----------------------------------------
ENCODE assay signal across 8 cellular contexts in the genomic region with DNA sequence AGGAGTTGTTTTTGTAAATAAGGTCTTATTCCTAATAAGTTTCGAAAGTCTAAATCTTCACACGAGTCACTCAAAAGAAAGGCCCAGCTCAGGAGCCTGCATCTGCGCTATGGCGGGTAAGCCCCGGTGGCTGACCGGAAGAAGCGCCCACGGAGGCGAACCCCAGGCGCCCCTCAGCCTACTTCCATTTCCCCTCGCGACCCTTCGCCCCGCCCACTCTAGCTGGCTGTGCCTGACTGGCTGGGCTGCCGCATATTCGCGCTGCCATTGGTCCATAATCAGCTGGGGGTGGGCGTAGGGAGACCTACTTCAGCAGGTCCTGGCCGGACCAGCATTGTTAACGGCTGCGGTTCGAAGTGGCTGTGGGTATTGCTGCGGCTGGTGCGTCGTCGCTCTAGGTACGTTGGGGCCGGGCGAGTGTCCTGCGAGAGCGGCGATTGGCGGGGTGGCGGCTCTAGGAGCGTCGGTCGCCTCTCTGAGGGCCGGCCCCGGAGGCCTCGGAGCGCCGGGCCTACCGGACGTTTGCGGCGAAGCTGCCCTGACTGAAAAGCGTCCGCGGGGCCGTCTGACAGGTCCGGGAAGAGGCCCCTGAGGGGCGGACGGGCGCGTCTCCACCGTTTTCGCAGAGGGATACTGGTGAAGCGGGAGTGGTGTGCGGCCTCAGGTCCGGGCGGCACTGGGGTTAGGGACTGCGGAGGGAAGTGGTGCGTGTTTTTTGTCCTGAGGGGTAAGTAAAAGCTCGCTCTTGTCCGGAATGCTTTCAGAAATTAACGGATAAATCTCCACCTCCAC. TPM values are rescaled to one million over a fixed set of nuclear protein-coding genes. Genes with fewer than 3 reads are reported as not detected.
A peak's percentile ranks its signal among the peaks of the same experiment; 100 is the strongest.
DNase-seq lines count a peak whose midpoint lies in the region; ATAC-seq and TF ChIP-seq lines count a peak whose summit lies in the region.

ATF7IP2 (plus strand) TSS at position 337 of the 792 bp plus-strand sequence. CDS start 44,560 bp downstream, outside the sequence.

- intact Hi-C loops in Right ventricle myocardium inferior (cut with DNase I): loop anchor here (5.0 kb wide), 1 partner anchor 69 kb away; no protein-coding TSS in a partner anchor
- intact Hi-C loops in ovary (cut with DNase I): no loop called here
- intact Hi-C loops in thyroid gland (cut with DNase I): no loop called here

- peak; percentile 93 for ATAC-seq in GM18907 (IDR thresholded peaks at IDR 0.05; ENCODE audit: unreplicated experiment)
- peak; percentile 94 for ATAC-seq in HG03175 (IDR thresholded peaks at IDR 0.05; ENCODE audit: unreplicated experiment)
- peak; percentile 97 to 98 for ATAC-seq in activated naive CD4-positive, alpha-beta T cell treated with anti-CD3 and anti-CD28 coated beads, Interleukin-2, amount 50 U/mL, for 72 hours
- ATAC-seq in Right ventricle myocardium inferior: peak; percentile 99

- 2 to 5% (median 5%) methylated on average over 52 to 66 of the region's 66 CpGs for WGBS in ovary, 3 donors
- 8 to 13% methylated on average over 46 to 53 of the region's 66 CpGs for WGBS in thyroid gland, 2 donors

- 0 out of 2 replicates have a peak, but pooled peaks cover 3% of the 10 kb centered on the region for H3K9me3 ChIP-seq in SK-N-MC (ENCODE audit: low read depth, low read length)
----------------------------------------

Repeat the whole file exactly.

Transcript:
ENCODE assay signal across 8 cellular contexts in the genomic region with DNA sequence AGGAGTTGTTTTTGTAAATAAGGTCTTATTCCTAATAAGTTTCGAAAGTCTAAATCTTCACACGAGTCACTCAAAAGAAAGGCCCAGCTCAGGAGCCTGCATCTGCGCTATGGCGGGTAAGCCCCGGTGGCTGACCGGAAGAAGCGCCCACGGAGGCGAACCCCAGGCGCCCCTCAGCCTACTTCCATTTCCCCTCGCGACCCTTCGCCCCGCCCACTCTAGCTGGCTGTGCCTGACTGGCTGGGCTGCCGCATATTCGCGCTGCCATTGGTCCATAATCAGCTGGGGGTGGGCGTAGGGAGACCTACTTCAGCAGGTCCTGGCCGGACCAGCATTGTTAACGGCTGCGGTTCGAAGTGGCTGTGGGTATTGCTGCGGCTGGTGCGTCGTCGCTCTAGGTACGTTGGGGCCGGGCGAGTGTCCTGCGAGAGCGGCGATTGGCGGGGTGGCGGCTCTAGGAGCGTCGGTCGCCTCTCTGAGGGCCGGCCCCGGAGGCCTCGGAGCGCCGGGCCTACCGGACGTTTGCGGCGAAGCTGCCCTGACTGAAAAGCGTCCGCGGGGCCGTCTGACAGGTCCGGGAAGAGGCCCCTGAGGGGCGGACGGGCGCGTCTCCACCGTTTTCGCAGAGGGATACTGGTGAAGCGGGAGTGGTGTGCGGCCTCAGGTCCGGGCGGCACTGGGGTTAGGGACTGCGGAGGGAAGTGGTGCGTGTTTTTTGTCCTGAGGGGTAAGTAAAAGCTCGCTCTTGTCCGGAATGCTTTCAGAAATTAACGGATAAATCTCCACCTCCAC. TPM values are rescaled to one million over a fixed set of nuclear protein-coding genes. Genes with fewer than 3 reads are reported as not detected.
A peak's percentile ranks its signal among the peaks of the same experiment; 100 is the strongest.
DNase-seq lines count a peak whose midpoint lies in the region; ATAC-seq and TF ChIP-seq lines count a peak whose summit lies in the region.

ATF7IP2 (plus strand) TSS at position 337 of the 792 bp plus-strand sequence. CDS start 44,560 bp downstream, outside the sequence.

- intact Hi-C loops in Right ventricle myocardium inferior (cut with DNase I): loop anchor here (5.0 kb wide), 1 partner anchor 69 kb away; no protein-coding TSS in a partner anchor
- intact Hi-C loops in ovary (cut with DNase I): no loop called here
- intact Hi-C loops in thyroid gland (cut with DNase I): no loop called here

- peak; percentile 93 for ATAC-seq in GM18907 (IDR thresholded peaks at IDR 0.05; ENCODE audit: unreplicated experiment)
- peak; percentile 94 for ATAC-seq in HG03175 (IDR thresholded peaks at IDR 0.05; ENCODE audit: unreplicated experiment)
- peak; percentile 97 to 98 for ATAC-seq in activated naive CD4-positive, alpha-beta T cell treated with anti-CD3 and anti-CD28 coated beads, Interleukin-2, amount 50 U/mL, for 72 hours
- ATAC-seq in Right ventricle myocardium inferior: peak; percentile 99

- 2 to 5% (median 5%) methylated on average over 52 to 66 of the region's 66 CpGs for WGBS in ovary, 3 donors
- 8 to 13% methylated on average over 46 to 53 of the region's 66 CpGs for WGBS in thyroid gland, 2 donors

- 0 out of 2 replicates have a peak, but pooled peaks cover 3% of the 10 kb centered on the region for H3K9me3 ChIP-seq in SK-N-MC (ENCODE audit: low read depth, low read length)